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Global Politics – Theory and History

4. The End of the Cold War

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About this Lecture

Lecture

In this module we explore realist predictions about the post-Cold War world, focusing in particular on: (i) the extent to which realist predictions for the post-Cold War period proved accurate; (ii) the realist prediction that the US was unlikely to remain as the only, unrivalled superpower in the post-Cold war world; (iii) realist predictions for the rise of Germany, Japan, and China; (iv) that history has not proven these predictions correct; (v) that the inaccuracies of realist predictions reaffirm our sense of the importance of domestic factors in international relations, such as national identity; (vi) the endurance of unipolarity in the international system; (vii) the realist concept of Hegemonic Stability Theory; (viii) enduring questions about the usefulness of realism.

Course

In this course, Professor Adam Humphreys (Reading University) explores the relationship between theory and history in international relations. In the first module, Professor Humphreys introduces us to the key characteristics of two competing theories in international relations: realism and liberalism. In the second module, we explore what realism says about state behaviour, outlining in particular the key claims of ‘neorealism’. We then turn in the third module to explore realist predictions about the post-Cold War world, outlining some valuable key concepts for analysis, such as Hegemonic Stability Theory. In the fourth module, we explore how China’s rise in the international balance of power appears to bear out realist predictions for the post-Cold War period. Finally, in the fifth module, we ask how realism might help us to understand Russia’s invasion of Ukraine in February 2022, focusing in particular on John Mearshimer’s controversial argument that the West antagonised Russia in its attempts to expand NATO and the EU Eastwards. Overall, this course spotlights not only the parts of global politics that realism gets “right”, but also the ways in which realist explanations may fail to tell the entire story. To really understand the global balance of power, we must also account for the significance of other factors, such as domestic politics and national identity.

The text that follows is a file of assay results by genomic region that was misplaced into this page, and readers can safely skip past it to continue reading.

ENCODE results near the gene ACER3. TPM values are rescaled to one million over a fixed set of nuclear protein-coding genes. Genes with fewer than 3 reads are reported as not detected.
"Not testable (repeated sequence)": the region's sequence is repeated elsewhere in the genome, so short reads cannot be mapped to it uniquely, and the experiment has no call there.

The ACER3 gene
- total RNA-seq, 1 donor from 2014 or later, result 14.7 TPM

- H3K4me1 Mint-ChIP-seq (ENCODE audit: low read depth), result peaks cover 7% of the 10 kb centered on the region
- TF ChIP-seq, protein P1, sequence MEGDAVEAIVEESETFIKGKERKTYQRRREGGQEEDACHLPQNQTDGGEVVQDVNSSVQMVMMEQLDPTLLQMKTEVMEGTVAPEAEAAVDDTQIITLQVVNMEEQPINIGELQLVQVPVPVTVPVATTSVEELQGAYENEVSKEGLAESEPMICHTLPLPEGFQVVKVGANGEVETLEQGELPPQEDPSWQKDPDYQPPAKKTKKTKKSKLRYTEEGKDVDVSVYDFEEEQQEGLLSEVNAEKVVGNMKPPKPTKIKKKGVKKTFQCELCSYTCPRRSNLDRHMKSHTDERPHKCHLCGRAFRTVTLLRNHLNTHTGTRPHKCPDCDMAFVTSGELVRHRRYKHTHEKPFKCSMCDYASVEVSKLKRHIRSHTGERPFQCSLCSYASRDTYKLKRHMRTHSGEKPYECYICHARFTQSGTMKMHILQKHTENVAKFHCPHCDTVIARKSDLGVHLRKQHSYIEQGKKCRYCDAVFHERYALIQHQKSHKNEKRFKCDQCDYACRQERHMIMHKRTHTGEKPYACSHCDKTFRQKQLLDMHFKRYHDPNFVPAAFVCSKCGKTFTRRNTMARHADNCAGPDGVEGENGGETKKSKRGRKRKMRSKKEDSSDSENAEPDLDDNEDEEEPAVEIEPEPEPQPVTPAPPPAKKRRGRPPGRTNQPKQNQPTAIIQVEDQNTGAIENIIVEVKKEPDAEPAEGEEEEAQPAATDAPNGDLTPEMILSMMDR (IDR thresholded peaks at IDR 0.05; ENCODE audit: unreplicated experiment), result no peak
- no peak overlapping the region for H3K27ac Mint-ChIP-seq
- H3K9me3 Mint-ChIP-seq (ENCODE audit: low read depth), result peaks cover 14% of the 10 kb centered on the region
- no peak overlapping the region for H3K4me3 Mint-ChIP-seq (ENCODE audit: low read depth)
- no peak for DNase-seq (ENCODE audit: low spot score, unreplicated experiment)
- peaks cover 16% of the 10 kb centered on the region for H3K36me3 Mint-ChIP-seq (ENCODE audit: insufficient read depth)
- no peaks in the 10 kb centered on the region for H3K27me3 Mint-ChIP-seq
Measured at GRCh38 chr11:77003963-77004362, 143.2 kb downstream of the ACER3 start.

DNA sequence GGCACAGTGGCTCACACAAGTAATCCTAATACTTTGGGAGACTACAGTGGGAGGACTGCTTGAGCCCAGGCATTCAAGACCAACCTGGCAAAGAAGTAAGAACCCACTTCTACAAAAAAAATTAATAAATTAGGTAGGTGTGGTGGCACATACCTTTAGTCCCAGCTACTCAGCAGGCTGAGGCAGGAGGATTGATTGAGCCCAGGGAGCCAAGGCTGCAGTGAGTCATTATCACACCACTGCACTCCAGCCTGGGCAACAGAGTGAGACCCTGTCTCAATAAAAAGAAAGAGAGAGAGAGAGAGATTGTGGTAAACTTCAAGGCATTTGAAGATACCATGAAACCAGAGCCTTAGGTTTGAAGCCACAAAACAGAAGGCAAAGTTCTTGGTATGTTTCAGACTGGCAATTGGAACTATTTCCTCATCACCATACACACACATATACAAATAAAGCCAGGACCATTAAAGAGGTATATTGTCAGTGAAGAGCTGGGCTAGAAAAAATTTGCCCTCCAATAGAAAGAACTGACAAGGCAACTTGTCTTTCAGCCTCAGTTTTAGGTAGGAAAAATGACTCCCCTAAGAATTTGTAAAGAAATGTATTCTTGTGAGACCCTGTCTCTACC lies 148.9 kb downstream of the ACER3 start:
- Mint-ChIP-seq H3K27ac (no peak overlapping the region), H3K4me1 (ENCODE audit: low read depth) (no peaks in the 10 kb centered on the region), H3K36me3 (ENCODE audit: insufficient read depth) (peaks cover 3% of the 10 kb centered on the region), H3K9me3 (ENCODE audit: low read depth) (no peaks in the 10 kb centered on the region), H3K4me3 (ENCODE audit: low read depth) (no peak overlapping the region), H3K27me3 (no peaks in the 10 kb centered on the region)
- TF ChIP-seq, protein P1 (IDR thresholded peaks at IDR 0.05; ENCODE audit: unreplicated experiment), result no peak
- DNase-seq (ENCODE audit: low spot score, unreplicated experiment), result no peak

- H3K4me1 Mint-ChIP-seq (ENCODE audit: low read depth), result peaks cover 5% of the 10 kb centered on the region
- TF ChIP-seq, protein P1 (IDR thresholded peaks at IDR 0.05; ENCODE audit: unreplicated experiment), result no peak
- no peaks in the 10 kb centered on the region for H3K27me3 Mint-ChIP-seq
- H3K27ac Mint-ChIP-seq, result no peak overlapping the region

Lecturer

Professor Adam Humphreys is an Associate Professor of Politics at Reading University. Prior to joining Reading, he taught and studied at the University of Oxford (2003-2013). His research interests include: international relations theory, the relationship between theory and history in international relations, British foreign and defence policy, strategy, and the ethics of war.

Cite this Lecture

APA style

Humphreys, A. (2022, July 10). Global Politics – Theory and History - The End of the Cold War [Video]. MASSOLIT. https://massolit.io/courses/global-politics-theory-and-history/the-end-of-the-cold-war

MLA style

Humphreys, A. "Global Politics – Theory and History – The End of the Cold War." MASSOLIT, uploaded by MASSOLIT, 10 Jul 2022, https://massolit.io/courses/global-politics-theory-and-history/the-end-of-the-cold-war

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